• At 410, the state model is updated. As described above, the state model 300 is determined such that each of the logical elements is associated with a corresponding state of the application program. The screen image, which is communicated in a separate channel, may as a single logical element that is referenced in the state model. At 412, the presentation data and the state model are communicated to the client. The communication may be over the communications network 110. At 414, the screen data is retrieved from the separate channel and presented on the client device for viewing.
  • In accordance with some implementations, a user may interact with the application program 103A through the user interaction program and the cooperation of the client and server remote access programs. As such, the user interaction(s) may be used to update the state model at 416, which may be returned to the server computing device 102A to update the application program 103A.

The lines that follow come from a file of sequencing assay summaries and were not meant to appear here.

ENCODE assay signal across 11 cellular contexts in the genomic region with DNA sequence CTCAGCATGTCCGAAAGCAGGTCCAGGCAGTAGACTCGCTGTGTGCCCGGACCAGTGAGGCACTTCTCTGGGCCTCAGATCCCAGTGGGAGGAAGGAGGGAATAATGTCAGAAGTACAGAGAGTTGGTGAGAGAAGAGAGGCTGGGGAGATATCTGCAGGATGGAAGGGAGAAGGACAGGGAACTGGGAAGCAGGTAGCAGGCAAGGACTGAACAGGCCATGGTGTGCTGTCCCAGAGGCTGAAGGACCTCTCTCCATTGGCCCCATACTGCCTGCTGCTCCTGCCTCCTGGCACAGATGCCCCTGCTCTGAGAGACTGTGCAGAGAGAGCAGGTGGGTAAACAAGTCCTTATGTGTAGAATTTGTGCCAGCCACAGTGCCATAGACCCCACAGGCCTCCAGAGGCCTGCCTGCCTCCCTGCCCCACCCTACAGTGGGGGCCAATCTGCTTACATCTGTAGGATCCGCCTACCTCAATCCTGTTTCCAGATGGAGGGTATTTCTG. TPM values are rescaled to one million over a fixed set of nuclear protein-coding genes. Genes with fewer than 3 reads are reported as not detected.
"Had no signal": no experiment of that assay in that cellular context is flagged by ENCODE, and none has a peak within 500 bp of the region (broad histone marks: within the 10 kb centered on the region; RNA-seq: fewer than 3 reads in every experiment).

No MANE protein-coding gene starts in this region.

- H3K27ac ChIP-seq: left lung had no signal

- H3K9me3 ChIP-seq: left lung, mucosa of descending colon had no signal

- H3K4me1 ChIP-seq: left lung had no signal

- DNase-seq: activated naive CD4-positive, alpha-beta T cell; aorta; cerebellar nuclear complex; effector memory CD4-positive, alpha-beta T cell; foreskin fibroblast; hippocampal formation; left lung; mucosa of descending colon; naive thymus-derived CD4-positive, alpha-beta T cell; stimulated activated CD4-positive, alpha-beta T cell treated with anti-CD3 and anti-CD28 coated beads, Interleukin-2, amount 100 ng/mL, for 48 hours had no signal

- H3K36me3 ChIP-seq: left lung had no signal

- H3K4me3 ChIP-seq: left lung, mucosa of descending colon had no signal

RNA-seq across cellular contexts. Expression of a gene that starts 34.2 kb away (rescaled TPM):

• Thus in view of the above, there is provided a system and method for non-invasively providing remote access to an application program running on a server.
  • FIG. 5 illustrates an operation flow diagram 500 of processes performed to provide remote access to a server-based application program. In some implementations, the server remote access programs 107A and 107B generate one or more Uniform Resource Locators (URL) by which the client computing device is able to connect to one or more application programs running on the server computing device 102A or 102B. Each application program may have a unique URL associated therewith. The URLs are communicated to a client computing device to enable a user to select and interact with one or more of the application programs on the server computing device. For example, in the user interaction program, icons, links, menu items, etc. may be presented that represent each of the enumerated URLs. A user may select the URL by a selection of the appropriate icon, link, menu item, etc.